A theory of educational relativity

The theory of classical relativity understands all motion as relative. No object moves absolutely; an object moves relative only to the motion of other objects. The same can be said about much of learning and education: our educational growth is frequently measured relative to that of others–our classmates, coworkers, friends, family, and so on.

Relative educational growth recalls a concept central to test theory I’ve discussed before: norm referenced assessment. When norm referencing academic achievement, individual students are compared relative to one another and to overall group averages, which are other objects in motion. Norm referenced assessment differs from criterion referenced assessment, which measures individual growth relative to established objective criteria, stationary objects; that is, for criterion referencing, performance relative to peers doesn’t matter. Think of a driving test: you either pass or not, but passing doesn’t depend on you scoring better than your neighbor, but rather on you meeting the state-established criteria required for licensure.

As it were, I would argue most of educational assessment consists of broad norm referencing often masquerading as criterion referencing. As far as I’m concerned this is not really good or bad. “Masquerading” has negative connotations, of course, but I believe the masquerade is less deliberate than inevitable. Any teacher will tell you it’s really really hard not to compare their students to one another, even if subconsciously. Try reading a stack of 20 papers and not keeping an unofficial mental rank of performance.

Although norm referencing students relative to their peers’ class performance is somewhat inevitable, I think with careful attention (and a little statistics) our assessments can prioritize a superior norm referenced comparison than that of students to their peers: the comparison between the student and themselves.

Comparing a student’s performance to themselves recalls the familiar growth vs. proficiency debate in education circles, which our current Secretary of Education is infamously ignorant about. Basically, the argument is that schools should assess growth and not proficiency, since not all students are afforded the same resources and there is incredible variation in individual academic ability and talent. Because not all students start at the same place they therefore cannot all be expected to meet the same proficiency criteria. I agree. (Incidentally, this is why No Child Left Behind utterly failed, since it was predicated on the concept of all children meeting uniform proficiency criteria.)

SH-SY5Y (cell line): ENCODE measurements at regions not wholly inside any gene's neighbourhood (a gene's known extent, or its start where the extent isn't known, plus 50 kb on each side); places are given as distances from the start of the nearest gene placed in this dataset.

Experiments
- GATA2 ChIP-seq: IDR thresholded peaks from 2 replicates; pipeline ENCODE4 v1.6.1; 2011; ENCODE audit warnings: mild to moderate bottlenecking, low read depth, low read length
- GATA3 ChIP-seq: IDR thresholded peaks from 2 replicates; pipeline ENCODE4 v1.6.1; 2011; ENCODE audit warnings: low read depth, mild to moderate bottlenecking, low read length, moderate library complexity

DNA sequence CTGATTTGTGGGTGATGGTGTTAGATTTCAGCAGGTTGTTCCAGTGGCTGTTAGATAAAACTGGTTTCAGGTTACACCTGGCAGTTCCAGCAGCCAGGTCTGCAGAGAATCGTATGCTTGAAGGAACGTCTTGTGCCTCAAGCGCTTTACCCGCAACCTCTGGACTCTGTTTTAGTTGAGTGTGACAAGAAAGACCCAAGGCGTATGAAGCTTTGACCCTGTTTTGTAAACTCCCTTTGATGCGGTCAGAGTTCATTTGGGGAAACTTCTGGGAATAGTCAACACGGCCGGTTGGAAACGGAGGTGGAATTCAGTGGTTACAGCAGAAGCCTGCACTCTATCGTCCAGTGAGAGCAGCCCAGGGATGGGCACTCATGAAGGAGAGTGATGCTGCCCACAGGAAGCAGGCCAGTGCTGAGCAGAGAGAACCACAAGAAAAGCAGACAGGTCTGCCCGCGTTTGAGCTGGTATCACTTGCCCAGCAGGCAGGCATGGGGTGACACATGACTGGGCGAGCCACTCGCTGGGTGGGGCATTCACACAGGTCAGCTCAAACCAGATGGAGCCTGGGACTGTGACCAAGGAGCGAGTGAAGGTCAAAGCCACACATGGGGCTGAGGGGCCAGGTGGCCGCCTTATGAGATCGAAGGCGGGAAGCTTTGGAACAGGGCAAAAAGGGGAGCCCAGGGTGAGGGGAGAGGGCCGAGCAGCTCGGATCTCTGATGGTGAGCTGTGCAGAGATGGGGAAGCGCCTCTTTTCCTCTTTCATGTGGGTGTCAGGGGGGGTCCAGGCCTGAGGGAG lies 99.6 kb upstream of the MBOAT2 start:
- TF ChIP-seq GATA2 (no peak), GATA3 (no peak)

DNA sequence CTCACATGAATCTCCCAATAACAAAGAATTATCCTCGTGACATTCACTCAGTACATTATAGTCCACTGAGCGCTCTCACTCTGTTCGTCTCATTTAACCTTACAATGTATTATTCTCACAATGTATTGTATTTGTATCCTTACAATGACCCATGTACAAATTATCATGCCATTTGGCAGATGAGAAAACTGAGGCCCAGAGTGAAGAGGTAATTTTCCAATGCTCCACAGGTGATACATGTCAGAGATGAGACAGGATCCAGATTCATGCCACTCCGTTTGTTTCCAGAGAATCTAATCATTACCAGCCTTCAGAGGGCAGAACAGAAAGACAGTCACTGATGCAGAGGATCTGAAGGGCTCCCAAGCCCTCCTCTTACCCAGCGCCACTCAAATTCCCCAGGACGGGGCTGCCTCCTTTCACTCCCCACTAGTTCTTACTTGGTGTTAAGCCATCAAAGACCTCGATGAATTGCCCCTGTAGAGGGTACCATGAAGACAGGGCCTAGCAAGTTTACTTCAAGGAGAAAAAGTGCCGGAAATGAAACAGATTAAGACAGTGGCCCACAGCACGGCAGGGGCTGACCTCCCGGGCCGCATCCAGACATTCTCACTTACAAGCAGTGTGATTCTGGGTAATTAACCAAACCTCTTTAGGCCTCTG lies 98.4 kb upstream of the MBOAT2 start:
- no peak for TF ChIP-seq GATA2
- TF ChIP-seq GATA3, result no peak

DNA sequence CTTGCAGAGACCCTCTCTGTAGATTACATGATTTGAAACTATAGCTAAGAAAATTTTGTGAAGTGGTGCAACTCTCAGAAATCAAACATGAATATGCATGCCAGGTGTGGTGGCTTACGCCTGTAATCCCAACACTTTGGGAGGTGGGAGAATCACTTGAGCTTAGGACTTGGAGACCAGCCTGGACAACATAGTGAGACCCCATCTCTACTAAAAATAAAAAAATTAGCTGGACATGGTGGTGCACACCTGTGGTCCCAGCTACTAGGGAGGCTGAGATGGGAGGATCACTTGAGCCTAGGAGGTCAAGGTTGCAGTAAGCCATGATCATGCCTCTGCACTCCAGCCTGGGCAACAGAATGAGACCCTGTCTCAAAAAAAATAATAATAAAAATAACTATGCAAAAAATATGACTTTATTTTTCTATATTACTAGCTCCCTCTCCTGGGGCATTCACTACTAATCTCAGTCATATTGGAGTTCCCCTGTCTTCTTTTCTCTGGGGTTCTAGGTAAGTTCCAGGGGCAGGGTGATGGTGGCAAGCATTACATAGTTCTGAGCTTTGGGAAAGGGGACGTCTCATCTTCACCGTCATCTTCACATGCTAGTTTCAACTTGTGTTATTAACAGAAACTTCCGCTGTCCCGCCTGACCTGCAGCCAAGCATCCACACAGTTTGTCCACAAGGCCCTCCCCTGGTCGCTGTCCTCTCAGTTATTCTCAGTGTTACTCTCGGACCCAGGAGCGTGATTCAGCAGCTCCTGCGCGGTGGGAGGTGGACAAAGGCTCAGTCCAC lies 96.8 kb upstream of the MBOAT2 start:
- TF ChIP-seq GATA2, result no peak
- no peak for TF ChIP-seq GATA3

One way to prioritize the assessment of growth over proficiency in a writing class is to use z-scores (a standardized unit of measurement) to measure how many standard deviations students are growing by during each assignment. Writing classes are particularly conducive to such measures since most writing assignments are naturally administered as “pre” and “post” tests, or, more commonly, rough and final drafts. Such an assignment design allows for growth to be easily captured, since a student provides two reference points for a teacher to assess.

By calculating the whole class’s mean score difference (μ) from rough to final draft, subtracting that number from an individual student’s rough and final draft score difference (x), and dividing by the standard deviation of the class score difference (σ), you obtain an individual z-score for each student, which tells you how many standard deviations their improvement (or decline) from rough to final draft represents.

Why do all this? Why not simply look at each student’s improvement from rough to final draft? Because we should expect some nominal amount of growth given the assignment design of a rough and final draft, so not all improvement could actually be improvement in such a context. Calculating a z-score controls for overall class growth, so a nominal improvement in scores from rough to final draft can be interpreted in the context of an expected, quantified amount.

To assess for an individual student’s growth relative to themselves, then, you can calculate these individual z-scores for each assignment and compare the z-scores for a single student across all assignments, regardless of differing assignment scales or values. This provides a simple way to look at a somewhat controlled (relative to observed class growth) measure of growth for an individual student relative to themselves over the course of the semester. In this way, we are better able to see more carefully the often imperceptible educational “motion” of our students relative to themselves and to peers.

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